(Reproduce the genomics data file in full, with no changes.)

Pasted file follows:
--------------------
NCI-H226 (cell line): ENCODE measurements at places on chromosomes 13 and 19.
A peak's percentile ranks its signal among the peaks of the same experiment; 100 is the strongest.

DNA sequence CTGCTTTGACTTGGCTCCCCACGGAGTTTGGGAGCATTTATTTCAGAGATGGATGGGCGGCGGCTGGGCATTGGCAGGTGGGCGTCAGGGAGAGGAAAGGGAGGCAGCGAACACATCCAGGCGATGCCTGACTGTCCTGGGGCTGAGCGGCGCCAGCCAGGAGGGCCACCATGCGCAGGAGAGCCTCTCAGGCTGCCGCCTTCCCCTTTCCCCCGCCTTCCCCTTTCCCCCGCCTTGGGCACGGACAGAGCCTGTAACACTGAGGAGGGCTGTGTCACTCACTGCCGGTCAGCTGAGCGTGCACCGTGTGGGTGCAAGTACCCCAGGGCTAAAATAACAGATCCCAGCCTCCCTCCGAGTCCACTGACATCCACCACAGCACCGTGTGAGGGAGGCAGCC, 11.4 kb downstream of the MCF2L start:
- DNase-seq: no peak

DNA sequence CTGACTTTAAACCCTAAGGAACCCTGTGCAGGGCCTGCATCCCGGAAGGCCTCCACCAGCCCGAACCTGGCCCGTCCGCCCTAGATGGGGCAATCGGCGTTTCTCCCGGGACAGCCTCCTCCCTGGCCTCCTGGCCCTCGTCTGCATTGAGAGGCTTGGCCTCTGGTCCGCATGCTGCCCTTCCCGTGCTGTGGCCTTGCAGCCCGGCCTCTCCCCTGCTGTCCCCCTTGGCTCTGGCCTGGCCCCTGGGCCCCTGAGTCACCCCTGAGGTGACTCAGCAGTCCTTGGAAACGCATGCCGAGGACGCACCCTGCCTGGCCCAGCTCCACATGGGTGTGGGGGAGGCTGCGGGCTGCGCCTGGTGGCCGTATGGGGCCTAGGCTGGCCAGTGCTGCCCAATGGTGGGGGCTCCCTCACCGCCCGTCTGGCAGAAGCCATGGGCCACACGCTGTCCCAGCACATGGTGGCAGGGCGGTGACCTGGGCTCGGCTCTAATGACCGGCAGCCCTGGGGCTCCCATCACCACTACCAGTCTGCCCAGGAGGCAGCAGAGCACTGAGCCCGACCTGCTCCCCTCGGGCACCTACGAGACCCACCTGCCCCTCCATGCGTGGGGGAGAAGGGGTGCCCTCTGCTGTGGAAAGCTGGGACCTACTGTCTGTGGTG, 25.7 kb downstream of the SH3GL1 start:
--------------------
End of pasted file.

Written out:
NCI-H226 (cell line): ENCODE measurements at places on chromosomes 13 and 19.
A peak's percentile ranks its signal among the peaks of the same experiment; 100 is the strongest.

DNA sequence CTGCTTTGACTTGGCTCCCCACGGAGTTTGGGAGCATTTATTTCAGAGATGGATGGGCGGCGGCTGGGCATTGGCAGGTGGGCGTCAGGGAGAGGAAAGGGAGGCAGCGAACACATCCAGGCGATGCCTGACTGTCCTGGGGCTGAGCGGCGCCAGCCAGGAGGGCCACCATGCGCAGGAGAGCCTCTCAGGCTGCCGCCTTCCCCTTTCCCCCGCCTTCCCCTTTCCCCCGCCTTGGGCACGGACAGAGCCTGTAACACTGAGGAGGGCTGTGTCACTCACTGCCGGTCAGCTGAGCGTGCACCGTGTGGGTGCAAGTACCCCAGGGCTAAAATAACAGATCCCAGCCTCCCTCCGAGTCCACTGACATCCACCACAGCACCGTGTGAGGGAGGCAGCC, 11.4 kb downstream of the MCF2L start:
- DNase-seq: no peak

DNA sequence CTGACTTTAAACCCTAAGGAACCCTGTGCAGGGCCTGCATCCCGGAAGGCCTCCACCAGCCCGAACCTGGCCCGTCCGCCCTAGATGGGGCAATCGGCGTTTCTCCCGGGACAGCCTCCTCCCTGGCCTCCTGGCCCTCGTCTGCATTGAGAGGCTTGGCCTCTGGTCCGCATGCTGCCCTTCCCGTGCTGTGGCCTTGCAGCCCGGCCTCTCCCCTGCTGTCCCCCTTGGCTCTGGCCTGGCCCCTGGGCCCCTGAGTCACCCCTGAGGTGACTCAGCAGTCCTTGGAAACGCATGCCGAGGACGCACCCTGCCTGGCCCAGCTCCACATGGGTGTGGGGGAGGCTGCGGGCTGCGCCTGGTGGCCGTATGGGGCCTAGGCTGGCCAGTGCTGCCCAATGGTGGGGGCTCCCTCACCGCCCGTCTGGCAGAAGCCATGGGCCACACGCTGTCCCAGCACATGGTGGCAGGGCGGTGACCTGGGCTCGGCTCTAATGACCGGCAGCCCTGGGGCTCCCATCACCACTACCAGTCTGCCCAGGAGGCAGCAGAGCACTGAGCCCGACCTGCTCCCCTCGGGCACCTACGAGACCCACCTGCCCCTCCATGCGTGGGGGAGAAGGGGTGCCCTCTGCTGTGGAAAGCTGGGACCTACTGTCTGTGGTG, 25.7 kb downstream of the SH3GL1 start: